"With the rise of ChatGPT over the past few months, the inevitable moral panics
have begun. We’ve seen a bunch of people freaking out about how ChatGPT will be
used by students to do their homework, how it will replace certain jobs, and
other claims. Most of these are totally overblown. While some cooler heads have
prevailed, and argued (correctly) that schools need to learn to teach with
ChatGPT, rather than against it, the screaming about ChatGPT in schools is
likely to continue.
To help try to cut off some of that, OpenAI (the makers of ChatGPT) have
announced a classification tool that will seek to tell you if something was
written by an AI or a human.
We’ve trained a classifier to distinguish between text written by a human
and text written by AIs from a variety of providers. While it is impossible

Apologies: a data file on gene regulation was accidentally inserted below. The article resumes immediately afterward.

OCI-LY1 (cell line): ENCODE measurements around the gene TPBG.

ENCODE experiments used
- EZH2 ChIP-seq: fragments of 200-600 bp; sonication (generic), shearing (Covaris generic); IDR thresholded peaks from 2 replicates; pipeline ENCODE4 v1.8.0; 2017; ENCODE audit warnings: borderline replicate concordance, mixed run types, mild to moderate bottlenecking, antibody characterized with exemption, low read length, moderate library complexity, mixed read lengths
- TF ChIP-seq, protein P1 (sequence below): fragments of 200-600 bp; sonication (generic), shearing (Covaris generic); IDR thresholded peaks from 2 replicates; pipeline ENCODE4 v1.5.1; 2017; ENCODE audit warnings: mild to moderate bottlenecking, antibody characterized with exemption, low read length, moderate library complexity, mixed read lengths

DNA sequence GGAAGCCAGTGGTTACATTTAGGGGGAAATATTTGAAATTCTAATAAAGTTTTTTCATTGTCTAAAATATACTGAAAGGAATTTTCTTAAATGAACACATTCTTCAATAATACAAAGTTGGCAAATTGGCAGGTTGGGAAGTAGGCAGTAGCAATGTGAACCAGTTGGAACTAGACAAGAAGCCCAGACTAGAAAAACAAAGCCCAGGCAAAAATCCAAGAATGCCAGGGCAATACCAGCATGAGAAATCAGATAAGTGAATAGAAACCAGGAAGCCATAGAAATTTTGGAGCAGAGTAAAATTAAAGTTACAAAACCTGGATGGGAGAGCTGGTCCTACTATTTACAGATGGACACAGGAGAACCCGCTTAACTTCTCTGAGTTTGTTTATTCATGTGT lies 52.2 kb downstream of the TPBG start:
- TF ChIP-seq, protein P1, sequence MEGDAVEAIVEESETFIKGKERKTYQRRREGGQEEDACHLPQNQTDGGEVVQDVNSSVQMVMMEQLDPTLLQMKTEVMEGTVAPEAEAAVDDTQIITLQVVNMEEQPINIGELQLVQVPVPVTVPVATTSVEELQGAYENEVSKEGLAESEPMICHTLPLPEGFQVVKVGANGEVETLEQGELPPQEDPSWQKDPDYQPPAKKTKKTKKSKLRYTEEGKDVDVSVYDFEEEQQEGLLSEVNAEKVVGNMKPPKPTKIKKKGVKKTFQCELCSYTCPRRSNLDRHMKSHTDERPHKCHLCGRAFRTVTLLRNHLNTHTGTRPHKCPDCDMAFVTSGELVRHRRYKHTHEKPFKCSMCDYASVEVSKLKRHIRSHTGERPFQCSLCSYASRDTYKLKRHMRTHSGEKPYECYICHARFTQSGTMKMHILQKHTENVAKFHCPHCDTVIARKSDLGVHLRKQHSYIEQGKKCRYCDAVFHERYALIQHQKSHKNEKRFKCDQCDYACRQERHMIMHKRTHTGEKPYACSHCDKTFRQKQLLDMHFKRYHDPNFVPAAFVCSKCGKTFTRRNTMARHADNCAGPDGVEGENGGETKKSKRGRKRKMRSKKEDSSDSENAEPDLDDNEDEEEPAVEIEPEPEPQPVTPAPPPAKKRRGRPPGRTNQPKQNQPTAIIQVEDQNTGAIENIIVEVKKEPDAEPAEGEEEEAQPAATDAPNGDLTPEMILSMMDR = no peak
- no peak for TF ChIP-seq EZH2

to reliably detect all AI-written text, we believe good classifiers can
inform mitigations for false claims that AI-generated text was written by a
human: for example, running automated misinformation campaigns, using AI
tools for academic dishonesty, and positioning an AI chatbot as a human.
And, to some extent, that’s great. Using the tech to deal with the problems
created by that tech seems like a good start."
*** Xanni ***
Chief Scientist, Xanadu
Partner, Glass Wings
Manager, Serious Cybernetics